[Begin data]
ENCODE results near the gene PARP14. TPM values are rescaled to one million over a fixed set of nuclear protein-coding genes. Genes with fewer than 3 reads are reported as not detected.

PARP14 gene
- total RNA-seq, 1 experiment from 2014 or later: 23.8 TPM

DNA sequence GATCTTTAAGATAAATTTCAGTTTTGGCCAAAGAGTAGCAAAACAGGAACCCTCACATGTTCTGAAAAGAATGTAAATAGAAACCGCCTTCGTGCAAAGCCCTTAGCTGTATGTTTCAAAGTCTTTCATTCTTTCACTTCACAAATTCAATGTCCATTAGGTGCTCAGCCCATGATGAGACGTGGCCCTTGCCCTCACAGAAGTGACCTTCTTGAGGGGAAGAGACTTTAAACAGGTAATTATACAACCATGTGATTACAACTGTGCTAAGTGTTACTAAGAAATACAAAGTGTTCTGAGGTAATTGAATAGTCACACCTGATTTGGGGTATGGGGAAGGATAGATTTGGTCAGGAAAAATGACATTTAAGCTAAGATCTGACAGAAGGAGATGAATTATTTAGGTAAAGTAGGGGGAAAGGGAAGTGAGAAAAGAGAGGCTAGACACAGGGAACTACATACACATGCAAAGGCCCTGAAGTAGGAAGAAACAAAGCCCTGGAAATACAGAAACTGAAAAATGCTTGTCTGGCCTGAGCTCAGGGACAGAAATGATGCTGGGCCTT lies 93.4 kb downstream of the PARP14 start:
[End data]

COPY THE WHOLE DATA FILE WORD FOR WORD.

ENCODE results near the gene PARP14. TPM values are rescaled to one million over a fixed set of nuclear protein-coding genes. Genes with fewer than 3 reads are reported as not detected.

PARP14 gene
- total RNA-seq, 1 experiment from 2014 or later: 23.8 TPM

DNA sequence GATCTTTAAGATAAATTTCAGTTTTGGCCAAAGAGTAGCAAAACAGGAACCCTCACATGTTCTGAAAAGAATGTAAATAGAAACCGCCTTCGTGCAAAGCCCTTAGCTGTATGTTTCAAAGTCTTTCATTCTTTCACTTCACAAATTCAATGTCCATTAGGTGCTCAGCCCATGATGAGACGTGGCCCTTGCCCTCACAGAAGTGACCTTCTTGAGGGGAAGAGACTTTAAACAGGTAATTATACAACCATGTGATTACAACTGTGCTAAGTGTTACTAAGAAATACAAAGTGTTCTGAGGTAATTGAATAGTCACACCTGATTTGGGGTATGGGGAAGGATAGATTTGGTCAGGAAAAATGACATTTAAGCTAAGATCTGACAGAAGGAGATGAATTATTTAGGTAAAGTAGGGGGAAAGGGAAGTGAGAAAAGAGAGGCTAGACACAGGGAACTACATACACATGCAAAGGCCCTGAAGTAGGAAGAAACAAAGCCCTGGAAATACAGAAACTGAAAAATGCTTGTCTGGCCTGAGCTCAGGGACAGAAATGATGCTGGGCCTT lies 93.4 kb downstream of the PARP14 start: